Hospitality attracts divine blessings. “And he said, I will certainly return unto thee according to the time of life; and lo, Sarah heard it in the tent door, which was behind him” (Gen 18:10). Sarah laughed within herself when she heard the Lord reaffirm His promise of a son to her, even in old age. Naturally, it seemed late to have a son but God is a Covenant-Keeper and His power transcends natural limitations. He gave Abraham a son in spite of the “deadness of Sarah’s womb” (Rom 4:19). There is hope for the barren or anyone who trust in the Lord; for God is unchangeable (Mal 3:6; Heb 13:8). “And the men rose up from thence, and looked towards Sodom: and Abraham went with them to bring them on the way, And the LORD said, Because the cry of Sodom and Gomorrah is great, and because their sin is very grievous; I will go down now, and see whether they have done altogether according to the cry of it, which is come unto me; and if not, I will know” (Gen 18:16,20,21).
Abraham, having heard of the judgement that was going to befall on Sodom and Gomorrah, stood in the gap to intercede for the cities. “And Abraham drew near, and said, wilt thou also destroy the righteous with then wicked?” (Gen 18:23). The conversation between God and Abraham revealed the righteousness and mercy of God. He is ready to be entreated and unwilling that anyone should perish, though He judges sin because He is holy. In every generation, God seeks men, like Abraham, to stand as intercessors to avert His judgement (Eze 22:30). Abraham was a bold and importunate intercessor, yet simple in faith. He did not charge God foolishly but interceded in humility and reverence.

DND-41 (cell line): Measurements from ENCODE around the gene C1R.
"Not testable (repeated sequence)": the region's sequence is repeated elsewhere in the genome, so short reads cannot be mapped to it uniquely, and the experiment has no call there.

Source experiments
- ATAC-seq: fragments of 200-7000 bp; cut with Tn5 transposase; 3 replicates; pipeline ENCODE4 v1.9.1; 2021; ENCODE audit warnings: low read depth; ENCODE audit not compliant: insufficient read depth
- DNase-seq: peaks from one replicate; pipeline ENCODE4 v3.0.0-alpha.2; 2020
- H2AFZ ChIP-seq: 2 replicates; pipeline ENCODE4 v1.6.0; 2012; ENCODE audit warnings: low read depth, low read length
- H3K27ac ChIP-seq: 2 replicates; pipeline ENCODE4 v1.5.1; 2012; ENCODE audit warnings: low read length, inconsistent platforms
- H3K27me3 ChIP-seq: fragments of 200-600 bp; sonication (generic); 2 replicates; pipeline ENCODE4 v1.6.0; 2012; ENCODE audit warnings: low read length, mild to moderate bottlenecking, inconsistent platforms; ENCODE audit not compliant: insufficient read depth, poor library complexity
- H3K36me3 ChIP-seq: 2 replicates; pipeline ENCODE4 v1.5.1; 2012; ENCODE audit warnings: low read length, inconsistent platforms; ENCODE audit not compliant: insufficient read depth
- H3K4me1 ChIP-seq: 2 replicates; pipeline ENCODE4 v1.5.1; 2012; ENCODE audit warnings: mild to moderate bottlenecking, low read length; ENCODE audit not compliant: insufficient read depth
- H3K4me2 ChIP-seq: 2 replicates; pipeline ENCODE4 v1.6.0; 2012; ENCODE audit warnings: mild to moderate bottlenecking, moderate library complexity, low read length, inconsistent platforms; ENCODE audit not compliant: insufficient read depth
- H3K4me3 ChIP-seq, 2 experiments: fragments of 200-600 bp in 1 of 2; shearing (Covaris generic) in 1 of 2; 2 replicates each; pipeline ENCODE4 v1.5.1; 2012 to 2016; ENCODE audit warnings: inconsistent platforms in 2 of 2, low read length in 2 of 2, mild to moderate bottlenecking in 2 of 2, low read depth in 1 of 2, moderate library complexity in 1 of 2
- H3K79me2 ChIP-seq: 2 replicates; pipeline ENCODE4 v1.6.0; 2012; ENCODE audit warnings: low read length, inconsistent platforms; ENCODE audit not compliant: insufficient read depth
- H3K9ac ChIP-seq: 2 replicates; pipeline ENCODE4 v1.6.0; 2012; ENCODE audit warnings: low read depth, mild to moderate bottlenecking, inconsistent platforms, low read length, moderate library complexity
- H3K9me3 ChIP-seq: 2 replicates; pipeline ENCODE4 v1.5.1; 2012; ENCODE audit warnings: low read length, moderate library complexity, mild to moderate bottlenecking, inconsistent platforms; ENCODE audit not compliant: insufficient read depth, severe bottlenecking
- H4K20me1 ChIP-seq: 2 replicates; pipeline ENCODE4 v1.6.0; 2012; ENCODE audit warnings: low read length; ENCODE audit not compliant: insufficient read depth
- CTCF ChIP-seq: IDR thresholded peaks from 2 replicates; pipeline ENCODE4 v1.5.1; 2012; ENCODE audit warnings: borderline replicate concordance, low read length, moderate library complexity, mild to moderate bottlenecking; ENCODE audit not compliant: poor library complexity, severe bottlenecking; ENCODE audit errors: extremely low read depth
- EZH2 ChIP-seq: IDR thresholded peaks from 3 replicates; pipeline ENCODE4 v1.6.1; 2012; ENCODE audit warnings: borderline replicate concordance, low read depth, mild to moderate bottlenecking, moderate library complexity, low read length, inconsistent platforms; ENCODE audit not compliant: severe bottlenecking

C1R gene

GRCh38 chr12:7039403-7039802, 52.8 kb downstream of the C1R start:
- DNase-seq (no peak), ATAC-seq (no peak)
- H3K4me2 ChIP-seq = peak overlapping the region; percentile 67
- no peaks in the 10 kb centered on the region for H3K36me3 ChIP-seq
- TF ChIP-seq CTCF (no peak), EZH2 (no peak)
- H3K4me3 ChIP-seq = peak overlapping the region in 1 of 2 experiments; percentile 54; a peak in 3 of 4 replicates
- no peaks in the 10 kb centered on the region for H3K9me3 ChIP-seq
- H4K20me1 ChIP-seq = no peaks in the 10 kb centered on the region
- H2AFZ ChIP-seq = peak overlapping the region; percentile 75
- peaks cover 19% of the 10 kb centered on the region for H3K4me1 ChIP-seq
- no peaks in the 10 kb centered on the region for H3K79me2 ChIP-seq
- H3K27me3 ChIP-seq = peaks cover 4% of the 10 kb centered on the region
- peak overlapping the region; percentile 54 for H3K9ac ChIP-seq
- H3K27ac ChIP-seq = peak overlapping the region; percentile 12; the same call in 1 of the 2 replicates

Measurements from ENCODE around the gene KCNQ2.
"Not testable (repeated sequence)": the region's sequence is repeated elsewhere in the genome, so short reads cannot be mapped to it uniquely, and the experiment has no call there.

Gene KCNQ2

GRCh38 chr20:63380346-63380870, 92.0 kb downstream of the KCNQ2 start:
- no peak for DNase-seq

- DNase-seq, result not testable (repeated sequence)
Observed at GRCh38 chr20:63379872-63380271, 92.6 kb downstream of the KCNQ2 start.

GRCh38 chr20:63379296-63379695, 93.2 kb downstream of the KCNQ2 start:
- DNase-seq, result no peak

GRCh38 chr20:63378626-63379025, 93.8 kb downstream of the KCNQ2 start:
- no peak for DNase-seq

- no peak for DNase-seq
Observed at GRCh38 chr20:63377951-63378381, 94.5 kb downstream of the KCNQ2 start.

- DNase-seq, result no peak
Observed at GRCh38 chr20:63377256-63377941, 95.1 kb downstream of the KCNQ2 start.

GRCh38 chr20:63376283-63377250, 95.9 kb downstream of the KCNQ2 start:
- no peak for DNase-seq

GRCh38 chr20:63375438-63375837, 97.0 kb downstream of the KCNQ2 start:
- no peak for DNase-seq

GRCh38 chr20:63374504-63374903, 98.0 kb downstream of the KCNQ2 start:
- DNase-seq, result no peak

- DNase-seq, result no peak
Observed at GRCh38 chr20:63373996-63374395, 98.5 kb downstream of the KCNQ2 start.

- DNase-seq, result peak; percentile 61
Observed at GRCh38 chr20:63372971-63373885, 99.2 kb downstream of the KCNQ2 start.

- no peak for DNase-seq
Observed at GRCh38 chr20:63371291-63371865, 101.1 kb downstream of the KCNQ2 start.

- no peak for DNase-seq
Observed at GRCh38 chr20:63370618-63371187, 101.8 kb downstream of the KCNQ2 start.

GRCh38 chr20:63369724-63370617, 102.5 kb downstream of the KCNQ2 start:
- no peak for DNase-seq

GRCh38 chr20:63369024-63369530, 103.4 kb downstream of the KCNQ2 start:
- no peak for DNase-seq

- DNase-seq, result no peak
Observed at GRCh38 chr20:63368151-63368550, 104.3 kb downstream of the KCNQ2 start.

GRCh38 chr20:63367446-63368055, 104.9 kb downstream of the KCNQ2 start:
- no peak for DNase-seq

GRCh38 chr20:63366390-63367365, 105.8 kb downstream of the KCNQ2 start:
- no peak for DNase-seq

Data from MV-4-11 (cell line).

He said, “peradventure there be fifty righteous within the city: wilt thou also destroy and not spare the place for the fifty righteous that are therein?” He knew that the judgement of God was based on righteousness. He might have thought that Sodom and Gomorrah should have at least fifty righteous people to justify their being spared. But fifty righteous people could not be found, and as Abraham continued to reduce the figure, God condescended graciously to his pleas. From the beginning to the end of his intercession, God showed to Abraham and by extension to all mankind, that the judge of all the earth will always do what is right. Really, Abraham’s concern in prayer was not only about sparing Lot: “Wilt thou also destroy the righteous with the wicked?…That be far from thee to do after this manner, to slay the righteous with the wicked: and that the righteous should be as the wicked, that be far from thee: shall not the judge of all the earth do the right?” (Gen 18:23, 25).